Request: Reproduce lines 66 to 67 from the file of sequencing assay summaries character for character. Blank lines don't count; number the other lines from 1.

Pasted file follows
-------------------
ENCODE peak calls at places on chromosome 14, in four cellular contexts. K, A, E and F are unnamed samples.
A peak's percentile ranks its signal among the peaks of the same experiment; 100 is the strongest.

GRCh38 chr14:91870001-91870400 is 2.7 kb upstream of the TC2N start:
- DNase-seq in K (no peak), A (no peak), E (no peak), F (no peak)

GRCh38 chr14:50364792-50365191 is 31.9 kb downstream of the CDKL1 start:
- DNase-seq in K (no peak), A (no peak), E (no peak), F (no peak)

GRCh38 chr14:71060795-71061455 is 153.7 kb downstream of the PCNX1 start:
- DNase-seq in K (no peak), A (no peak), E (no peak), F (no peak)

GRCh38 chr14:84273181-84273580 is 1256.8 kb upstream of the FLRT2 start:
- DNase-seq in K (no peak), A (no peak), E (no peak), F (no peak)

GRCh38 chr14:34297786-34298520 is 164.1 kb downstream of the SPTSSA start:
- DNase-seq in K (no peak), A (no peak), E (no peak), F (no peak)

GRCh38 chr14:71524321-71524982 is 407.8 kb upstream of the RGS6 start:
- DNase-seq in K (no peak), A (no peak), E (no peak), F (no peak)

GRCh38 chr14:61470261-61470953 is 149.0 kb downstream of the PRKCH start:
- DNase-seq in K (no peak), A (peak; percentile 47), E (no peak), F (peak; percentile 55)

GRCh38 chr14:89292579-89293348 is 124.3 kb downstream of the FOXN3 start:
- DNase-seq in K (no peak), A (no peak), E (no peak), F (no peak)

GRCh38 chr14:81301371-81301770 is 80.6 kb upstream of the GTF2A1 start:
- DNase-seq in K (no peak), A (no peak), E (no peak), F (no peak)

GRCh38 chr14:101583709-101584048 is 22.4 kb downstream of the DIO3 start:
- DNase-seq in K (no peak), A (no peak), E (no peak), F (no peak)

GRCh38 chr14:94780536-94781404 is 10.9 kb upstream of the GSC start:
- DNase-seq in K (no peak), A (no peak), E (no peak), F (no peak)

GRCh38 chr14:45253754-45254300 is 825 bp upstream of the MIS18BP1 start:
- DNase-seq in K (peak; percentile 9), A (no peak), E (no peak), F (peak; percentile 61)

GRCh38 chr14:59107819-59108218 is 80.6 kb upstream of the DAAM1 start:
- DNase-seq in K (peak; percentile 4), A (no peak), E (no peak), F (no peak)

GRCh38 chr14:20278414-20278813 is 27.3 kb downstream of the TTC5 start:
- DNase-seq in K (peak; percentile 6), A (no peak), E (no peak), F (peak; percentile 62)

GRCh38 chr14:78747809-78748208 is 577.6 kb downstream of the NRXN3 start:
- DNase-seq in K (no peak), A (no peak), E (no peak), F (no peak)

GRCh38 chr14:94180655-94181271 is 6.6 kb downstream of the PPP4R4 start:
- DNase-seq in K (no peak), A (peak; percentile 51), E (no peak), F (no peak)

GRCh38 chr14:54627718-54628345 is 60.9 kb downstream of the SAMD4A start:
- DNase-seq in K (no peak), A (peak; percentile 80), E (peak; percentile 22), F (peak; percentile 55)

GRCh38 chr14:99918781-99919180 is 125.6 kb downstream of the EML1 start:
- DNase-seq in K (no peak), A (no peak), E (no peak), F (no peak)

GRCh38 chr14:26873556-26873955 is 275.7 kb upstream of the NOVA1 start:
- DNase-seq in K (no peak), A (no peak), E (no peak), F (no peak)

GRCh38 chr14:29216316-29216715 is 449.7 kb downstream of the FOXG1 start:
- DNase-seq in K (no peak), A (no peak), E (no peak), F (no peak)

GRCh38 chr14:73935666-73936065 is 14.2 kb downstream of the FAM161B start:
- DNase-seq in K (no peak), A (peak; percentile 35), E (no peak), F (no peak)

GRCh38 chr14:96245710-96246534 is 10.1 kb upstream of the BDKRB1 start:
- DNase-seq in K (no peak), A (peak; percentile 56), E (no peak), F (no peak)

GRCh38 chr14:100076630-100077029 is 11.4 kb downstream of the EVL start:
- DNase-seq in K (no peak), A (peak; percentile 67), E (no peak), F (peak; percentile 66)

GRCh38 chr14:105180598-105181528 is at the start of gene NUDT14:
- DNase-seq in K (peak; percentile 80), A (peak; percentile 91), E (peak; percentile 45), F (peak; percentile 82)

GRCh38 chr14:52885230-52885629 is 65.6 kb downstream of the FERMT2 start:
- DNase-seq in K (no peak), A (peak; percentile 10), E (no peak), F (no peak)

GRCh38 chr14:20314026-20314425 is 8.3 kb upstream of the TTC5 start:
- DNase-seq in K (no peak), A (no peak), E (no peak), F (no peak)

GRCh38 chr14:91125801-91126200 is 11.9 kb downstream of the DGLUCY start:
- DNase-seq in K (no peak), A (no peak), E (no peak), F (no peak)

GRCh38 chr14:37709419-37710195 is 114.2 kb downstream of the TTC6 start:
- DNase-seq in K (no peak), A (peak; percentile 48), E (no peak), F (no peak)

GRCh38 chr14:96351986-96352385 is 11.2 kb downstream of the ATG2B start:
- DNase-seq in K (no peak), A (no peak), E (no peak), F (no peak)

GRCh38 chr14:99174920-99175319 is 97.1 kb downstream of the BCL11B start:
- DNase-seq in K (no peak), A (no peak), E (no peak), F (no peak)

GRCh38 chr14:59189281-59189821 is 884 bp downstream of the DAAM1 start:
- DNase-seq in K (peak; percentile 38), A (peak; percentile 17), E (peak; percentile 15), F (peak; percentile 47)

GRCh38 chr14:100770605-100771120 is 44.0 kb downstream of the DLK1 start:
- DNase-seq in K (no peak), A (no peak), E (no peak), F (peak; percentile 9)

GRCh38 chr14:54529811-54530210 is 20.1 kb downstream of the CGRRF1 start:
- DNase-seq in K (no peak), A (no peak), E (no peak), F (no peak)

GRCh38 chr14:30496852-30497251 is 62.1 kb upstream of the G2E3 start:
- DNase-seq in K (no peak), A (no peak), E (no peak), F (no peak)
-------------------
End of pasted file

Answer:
- DNase-seq in K (no peak), A (no peak), E (no peak), F (peak; percentile 9)

GRCh38 chr14:54529811-54530210 is 20.1 kb downstream of the CGRRF1 start: